Postscript, 2023. Stolen Light became Book 1 in my art history mystery series published by Level Best Books. Book 5 is in the works.
For more information about the author and her work, visit www.claudiariessbooks.com. Her books can be purchased through Amazon.com and BarnesandNoble.com.
Writing Your LifeStory Hints, Tips, and Advice
Try some of the following:
• Pick three people you know and write a brief paragraph about each of them.
• Select five of your favorite words and write a paragraph with each of them in it.
• If you could talk to someone in your life when you were a teenager what would you say.
• Write about your hobby, tell your readers why you like it so much…or not.
• Look around your favorite coffee shop or café, write about the people and what they are doing.
• Write a letter to your favorite writer. Talk to them with passion you feel about them.
• Write a letter to anyone you wish you told you love them, your angry with them, etc.
• Write about something you might be grieving about…any loss deserves to be grieved.
• Write something funny and keep at it for 15 minutes.
• Write about what you wish you had or had not done
Following is part of my LifeStory:
My Gangster Father and Me (Excerpt)
RISKS: PART TWO
My Grandparents, my mother’s father and mother once risked everything. In their youth, they crossed an ocean from Lithuania to the promised land of America with few possessions. Like so many others who dared this voyage, they left family and friends behind, dreaming of what might be possible. Rebecca and Harry Zimmerman met on a ship headed for hope and by the time it reached dry land they had been married by the ship’s captain. Perhaps being married lessened the terror they may have felt coming alone to a land of strangers.
As they went through Ellis Island, their name had been translated to Silverman by one of the people processing immigrants, who didn’t understand them, and then they made their way to a city that didn’t know them. They walked those streets on the lower east side of New York leaving haunting memories of immigrants who dared, who struggled, who took big risks. I have walked those same streets, more than once, and when I closed my eyes, I could feel their daring presence. How frightening it must have been for them. Where would they live, raise a family, learn the language and earn a living? Where indeed? Where would one even begin? But begin they did, ultimately raising five children, owning a tailor shop, and settling in Buffalo where they found a home, thanks to some relatives who dared before them.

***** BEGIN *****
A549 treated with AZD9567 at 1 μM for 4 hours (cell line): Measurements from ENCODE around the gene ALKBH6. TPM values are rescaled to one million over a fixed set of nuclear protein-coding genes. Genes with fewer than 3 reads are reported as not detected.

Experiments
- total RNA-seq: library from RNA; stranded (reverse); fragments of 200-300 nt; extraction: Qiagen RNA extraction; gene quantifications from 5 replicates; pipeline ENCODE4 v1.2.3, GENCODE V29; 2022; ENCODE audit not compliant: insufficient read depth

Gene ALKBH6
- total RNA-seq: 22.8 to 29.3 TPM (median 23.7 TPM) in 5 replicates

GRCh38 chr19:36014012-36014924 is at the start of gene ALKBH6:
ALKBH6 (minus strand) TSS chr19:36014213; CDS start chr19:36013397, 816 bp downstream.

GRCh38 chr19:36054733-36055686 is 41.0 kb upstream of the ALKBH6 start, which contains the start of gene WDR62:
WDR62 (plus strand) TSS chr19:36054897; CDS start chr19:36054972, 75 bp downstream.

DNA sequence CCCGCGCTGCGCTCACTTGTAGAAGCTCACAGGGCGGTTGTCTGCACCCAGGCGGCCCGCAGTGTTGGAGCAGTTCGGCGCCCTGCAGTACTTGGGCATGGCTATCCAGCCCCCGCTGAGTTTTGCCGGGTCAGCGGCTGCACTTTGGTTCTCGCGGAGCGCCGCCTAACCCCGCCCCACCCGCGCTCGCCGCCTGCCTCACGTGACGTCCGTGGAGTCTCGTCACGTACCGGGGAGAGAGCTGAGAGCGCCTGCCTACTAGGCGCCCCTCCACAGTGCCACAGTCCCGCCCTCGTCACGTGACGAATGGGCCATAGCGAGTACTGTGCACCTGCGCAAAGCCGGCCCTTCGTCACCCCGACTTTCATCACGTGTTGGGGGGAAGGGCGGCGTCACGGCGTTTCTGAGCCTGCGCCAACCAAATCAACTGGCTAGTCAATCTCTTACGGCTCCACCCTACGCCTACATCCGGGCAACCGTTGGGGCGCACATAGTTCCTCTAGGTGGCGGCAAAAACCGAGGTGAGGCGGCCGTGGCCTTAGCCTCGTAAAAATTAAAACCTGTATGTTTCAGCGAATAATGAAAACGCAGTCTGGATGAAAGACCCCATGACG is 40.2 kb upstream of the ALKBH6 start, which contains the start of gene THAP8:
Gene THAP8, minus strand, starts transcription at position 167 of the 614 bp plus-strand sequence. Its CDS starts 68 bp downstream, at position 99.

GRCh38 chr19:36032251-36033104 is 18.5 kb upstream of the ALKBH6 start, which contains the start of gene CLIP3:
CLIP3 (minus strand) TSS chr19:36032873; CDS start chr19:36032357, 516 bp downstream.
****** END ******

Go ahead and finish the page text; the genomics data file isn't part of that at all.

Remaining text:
Maybe I inherited some of their daring. But first I had to learn to ignore the social norms and societies voices about women. I grew up in a time when women were expected to behave a certain way and have a certain life. I wanted a car, and my dad thought a girl didn’t need her own car. I wanted to go away to college and my parents refused, saying that a girl didn’t need an expensive education. I wanted to be something more than what was expected of girls of my generation and while I ultimately did succeed in doing that, it was not encouraged or embraced by my parents until they saw my success.
I know, they were coming from their own history. Still the denials because of my being a girl sting. My dear mom once said to me, “We didn’t know you were so smart. You could have really been somebody.” Huh?
My father’s way of life had won its place within me.
For more stories about me and my gangster father, check out the book The Gourmet Gangster.